listed in /etc/hosts.equiv and .rhosts found in the user's home
    directory. The user can't be in /etc/nologin. It's been awhile since I
    set this up, so my details are sketchy; read the info files to be
    sure.

    Unless there's no other way, or special cases permit, better to use
    the Openssh suite, with ssh for rsh, scp for rcp, and slogin for
    rlogin. With those, best to allow key-only login so hackers can't
    brute force passwords. Also strongly consider not sticking the daemon
    on the port 22 as it WILL be messed with all day long. Generate ssh
    user keys on two machines using the ssh-keygen tool. These populate
    the ~/.ssh/ directory. On the machine you want to login in, take the
    PUBLIC key and send it to that host. cat id_rsa.pub >>
    ~/.ssh/authorized_keys and also with key id_dsa.pub, and also if
    desired identity.pub all into that authorized_keys file. Now when you
    login from your host, you will use your private key to the remote
    hosts's public key you just copied over.

    If you don't have daemon keys made, you need to make those first. They
    are the ssh_host_* keys in /etc/ssh/

    If your systems are multi-homed, set ListenAddress to the IP/interface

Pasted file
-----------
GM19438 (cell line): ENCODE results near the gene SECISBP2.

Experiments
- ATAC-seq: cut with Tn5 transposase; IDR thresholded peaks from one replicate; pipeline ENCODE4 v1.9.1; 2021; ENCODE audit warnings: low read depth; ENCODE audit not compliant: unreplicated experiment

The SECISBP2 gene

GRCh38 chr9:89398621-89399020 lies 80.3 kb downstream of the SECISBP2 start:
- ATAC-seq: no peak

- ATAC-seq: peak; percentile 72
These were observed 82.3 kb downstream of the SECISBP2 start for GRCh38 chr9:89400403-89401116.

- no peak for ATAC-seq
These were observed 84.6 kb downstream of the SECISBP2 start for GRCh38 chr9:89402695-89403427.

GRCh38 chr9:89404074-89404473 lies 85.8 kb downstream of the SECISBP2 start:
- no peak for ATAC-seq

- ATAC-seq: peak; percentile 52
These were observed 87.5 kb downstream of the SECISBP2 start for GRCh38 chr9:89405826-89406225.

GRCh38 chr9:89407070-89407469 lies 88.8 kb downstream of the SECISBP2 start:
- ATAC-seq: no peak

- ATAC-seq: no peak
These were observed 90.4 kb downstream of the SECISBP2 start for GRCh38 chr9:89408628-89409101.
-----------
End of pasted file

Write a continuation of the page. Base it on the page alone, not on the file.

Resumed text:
you want it to listen on. The below is an internal machine, which I
    allow root keyed login on. External machines I do not allow any root
    login on.


    ## Secure Shell Server
    ## Configuration file
    ##
    ## This file specifies how the sshd daemon operates.
    ## $OpenBSD: sshd_config,v 1.69 2004/05/23 23:59:53 dtucker Exp $
    Port 7000
    # Protocol 2 only
    Protocol 2
    ListenAddress 192.168.1.70
    #ListenAddress ::
    # HostKey for protocol version 1
    HostKey /etc/ssh/ssh_host_key
    # HostKeys for protocol version 2
    HostKey /etc/ssh/ssh_host_rsa_key
    HostKey /etc/ssh/ssh_host_dsa_key
    # Lifetime and size of ephemeral version 1 server key
    KeyRegenerationInterval 1h
    ServerKeyBits 768
    # Logging. Obsoletes QuietMode
    # and FascistLogging
    SyslogFacility AUTH
    LogLevel INFO
    # Authentication:
    LoginGraceTime 2m
    PermitRootLogin yes
    RSAAuthentication yes
    PubkeyAuthentication yes
    AuthorizedKeysFile .ssh/authorized_keys
    # For this to work you will also need
    # host keys in /etc/ssh/ssh_known_hosts
    RhostsRSAAuthentication no
    # similar for protocol version 2
    HostbasedAuthentication no
    # Change to yes if you don't trust ~/.ssh/known_hosts for
    # RhostsRSAAuthentication and HostbasedAuthentication
    IgnoreUserKnownHosts no
    # Don't read the user's ~/.rhosts and ~/.shosts files
    IgnoreRhosts yes
    # To disable tunneled clear text passwords, change to no here!
    PasswordAuthentication no
    PermitEmptyPasswords no
    # Change to no to disable s/key passwords
    ChallengeResponseAuthentication yes
    AllowTcpForwarding yes
    GatewayPorts no
    X11Forwarding yes
    X11DisplayOffset 5
    X11UseLocalhost yes
    PrintMotd yes
    PrintLastLog yes
    TCPKeepAlive yes
    UseLogin no
    UsePrivilegeSeparation yes
    PermitUserEnvironment yes
    Compression yes
    ClientAliveInterval 0
    ClientAliveCountMax 3
    UseDNS yes
    PidFile /var/run/sshd.pid
    MaxStartups 3
    # Default system banner
    Banner /etc/issue.net
    # The sftp subsystem
    Subsystem sftp /usr/libexec/sftp-server
    # Specifically name who can use SSH
    AllowUsers user1 user2 user3 user4